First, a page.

Though aimed at being a convenient alternative, telehealth practices must do their best to replicate in-person visits. With that being said, all data being shared between patient and provider is done virtually, meaning that extra precautions should be taken to protect sensitive personal health information (PHI).
For organizations of all sizes, physical equipment can present several challenges. From space constraints to the additional overhead of repairing and maintaining equipment, the liability this technology presents is no longer worth the additional strain it places on IT leaders and their budgets.
As data breaches become more frequent and complex, healthcare organizations are encouraged to become familiar with HIPAA's Breach Notification Rule.
What is the HIPAA Breach Notification Rule?
According to Health IT Security, the HIPAA Breach Notification Rule requires HIPAA covered entities to provide notification to individuals, regulators, and the media following a breach of protected health information (PHI).
Healthcare's shift into a digitized industry with telehealth is also becoming a shift into a better customer experience. Historically, patients may receive accurate and excellent healthcare, but at the expense of a high quality customer experience.
However, with the increasingly competitive telehealth market that can now reach further than just the vicinity of a local clinic, doctors must start heavily factoring in customer experience with their telehealth services. There are multiple ways to achieve this, from employing UX/UI designers who enhance hospital and clinic sites or apps to even rebrand your organization's infrastructure in a customer-centric method.
In October of 2019, the Department of Health and Human Services Office for Civil Rights (OCR) and the Office of the National Coordinator for Health Information Technology (ONC) released version 3.1 of the Security Risk Assessment Tool (SRA).
The spread of COVID-19 into North America has left businesses and people scrambling. When it comes to healthcare, people are asking questions like, "What do I do if I am unwell and need to see a doctor?" and "Is my doctor even open?"
For the safety of patients and providers alike, most doctors' offices, which are not hospitals, have had to shut their doors temporarily during the COVID-19 pandemic. Many have transitioned to online patient care, better known as telehealth. For providers who may not have had to make this type of arrangement before, setting up this service can be a daunting task, especially if you would like to provide a service that runs smoothly. You can learn more about the tech you will need to get started in Giva's article, "What You Will Need to Set Up a Telehealth Practice: The Essentials".
Healthcare organizations must remain vigilant to defend against critical IT situations, while always placing the need for increased security, protection of sensitive patient data and meeting regulatory compliance at the top of their lists. Implementing a well-rounded cloud system can help with this and more.
According to a recent NTT Data report on cloud cultures, "nearly 61 percent of organizations in the US and Canada are committed to implementing cloud adoption as quickly as possible." Though when it comes to implementing cloud services, the report notes that cultural change presents the greatest roadblock. This is despite an organization's commitment to moving enterprise applications to the cloud in an efficient manner.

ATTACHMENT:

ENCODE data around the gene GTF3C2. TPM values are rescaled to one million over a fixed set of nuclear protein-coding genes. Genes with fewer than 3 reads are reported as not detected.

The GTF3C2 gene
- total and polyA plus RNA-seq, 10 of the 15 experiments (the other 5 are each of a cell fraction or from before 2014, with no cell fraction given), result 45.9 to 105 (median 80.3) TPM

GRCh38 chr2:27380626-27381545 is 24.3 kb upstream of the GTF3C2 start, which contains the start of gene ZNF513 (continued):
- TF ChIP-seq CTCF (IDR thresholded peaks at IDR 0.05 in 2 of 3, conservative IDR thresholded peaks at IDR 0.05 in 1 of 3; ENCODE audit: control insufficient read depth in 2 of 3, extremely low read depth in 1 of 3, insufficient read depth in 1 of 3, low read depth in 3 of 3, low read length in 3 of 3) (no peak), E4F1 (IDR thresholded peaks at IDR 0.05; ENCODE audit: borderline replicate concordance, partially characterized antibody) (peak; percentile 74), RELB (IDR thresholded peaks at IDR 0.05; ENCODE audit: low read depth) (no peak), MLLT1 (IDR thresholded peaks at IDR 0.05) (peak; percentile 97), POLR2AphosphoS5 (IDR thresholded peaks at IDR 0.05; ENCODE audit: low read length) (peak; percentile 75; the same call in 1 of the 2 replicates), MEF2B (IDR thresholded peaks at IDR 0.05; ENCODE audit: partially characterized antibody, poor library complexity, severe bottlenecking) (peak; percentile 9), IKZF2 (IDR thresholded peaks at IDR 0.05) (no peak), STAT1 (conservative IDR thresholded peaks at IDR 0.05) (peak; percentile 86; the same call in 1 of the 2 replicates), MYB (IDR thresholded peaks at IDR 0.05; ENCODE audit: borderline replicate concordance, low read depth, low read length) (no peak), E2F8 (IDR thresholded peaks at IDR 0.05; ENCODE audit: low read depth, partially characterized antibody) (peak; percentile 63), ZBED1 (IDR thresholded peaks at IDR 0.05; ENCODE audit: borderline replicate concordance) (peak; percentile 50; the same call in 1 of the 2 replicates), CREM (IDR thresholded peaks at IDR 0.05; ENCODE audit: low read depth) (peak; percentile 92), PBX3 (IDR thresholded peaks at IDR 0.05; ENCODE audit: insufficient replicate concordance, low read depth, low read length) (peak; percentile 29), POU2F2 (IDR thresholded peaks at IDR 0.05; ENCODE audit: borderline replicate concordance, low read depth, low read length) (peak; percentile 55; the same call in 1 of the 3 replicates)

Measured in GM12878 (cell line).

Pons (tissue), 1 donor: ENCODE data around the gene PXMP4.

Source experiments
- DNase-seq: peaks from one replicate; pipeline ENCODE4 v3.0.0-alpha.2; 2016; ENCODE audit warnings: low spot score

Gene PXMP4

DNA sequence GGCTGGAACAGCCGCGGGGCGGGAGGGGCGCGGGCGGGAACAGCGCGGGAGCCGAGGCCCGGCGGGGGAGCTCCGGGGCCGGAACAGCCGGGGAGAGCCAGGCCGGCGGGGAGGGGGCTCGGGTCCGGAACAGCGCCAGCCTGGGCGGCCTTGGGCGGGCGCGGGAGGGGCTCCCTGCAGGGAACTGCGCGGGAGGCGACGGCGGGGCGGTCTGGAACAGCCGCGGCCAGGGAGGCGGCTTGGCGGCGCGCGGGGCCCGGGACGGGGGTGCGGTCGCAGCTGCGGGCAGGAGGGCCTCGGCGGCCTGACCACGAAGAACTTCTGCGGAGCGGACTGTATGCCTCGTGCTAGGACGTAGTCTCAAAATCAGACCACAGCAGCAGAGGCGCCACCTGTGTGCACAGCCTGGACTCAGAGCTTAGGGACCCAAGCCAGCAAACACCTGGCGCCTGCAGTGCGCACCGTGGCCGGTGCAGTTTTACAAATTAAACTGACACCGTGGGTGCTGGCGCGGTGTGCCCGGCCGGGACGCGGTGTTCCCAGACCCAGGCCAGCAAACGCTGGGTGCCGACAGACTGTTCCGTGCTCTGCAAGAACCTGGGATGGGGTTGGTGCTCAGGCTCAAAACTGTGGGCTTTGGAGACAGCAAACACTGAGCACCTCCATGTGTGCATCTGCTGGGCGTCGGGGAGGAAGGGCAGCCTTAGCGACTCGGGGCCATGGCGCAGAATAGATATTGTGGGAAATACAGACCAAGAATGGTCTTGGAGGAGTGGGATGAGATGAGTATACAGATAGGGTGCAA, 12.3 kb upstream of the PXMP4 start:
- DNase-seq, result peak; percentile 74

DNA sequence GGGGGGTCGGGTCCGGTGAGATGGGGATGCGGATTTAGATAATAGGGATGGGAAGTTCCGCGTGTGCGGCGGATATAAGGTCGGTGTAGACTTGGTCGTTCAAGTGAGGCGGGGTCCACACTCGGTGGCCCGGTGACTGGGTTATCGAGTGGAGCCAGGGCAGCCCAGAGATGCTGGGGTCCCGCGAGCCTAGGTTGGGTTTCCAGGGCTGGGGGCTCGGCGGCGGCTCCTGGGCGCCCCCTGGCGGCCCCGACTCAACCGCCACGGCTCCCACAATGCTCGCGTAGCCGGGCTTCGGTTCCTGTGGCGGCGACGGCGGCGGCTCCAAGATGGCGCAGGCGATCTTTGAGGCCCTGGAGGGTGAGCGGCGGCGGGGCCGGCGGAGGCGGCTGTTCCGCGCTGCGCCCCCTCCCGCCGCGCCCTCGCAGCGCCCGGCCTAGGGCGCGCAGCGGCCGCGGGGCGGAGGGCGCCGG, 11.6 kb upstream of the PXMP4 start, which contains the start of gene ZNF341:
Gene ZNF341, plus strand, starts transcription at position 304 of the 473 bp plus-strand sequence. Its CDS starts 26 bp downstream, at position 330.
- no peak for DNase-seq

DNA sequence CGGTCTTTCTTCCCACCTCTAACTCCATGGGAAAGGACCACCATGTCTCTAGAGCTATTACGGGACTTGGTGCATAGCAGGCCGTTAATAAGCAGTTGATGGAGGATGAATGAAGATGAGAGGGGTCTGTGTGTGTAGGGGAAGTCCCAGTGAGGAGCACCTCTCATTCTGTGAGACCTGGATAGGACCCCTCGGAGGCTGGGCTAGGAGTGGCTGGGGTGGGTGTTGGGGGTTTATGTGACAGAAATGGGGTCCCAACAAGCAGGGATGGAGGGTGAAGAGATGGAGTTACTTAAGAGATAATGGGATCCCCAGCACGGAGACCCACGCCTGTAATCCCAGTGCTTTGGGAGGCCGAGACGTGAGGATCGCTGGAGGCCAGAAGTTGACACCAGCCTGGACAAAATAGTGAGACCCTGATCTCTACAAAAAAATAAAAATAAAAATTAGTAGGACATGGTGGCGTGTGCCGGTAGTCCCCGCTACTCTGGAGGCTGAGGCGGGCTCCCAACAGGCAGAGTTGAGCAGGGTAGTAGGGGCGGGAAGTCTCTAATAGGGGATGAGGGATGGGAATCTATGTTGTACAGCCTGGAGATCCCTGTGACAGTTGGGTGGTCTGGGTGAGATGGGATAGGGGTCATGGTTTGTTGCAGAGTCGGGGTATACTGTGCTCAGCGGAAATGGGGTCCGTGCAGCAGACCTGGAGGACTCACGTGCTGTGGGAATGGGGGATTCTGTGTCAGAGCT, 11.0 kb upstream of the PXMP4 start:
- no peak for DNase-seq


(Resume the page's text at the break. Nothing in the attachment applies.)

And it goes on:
Telehealth is quickly revolutionizing healthcare as the world struggles against the COVID-19 pandemic. The innovative service ensures the implementation of self-isolation for viral and non-viral patients, while giving them continued access to medical care from the comfort of their homes.
The drastic spread of the COVID-19 virus has led to a necessity of physical distancing, especially in the overwhelmed field of healthcare. This emerging situation has created opportunity for innovation in technology to assist healthcare providers. While there are strides being made in data management and telehealth, hackers are revealing gaps in cybersecurity by continuous attacks on medical organizations, as well as unsuspecting companies and individuals. The FBI has stated that the number of cyber crime reports has quadrupled when compared to the months prior to the COVID-19 crisis. Bitdefender also reports a 475% increase in cyber criminality in the month of March in comparison to February 2020 due to the pandemic. As technology is redefining the medical field, anti-virus and service management corporations could start redefining cybersecurity. Currently, companies have to be vigilant against the following types of attacks from cyber criminals:
The U.S. Health and Human Services (HHS) Office for Civil Rights (OCR) first began conducting HIPAA audits in 2014. The purpose of these audits is to ensure the protection of each individual's personal health information (PHI) by minimizing the possibility of data breaches.
Equipped with the following knowledge, your company can begin to prepare for the assessments in an effort to ensure that you are ready when notified of a future audit.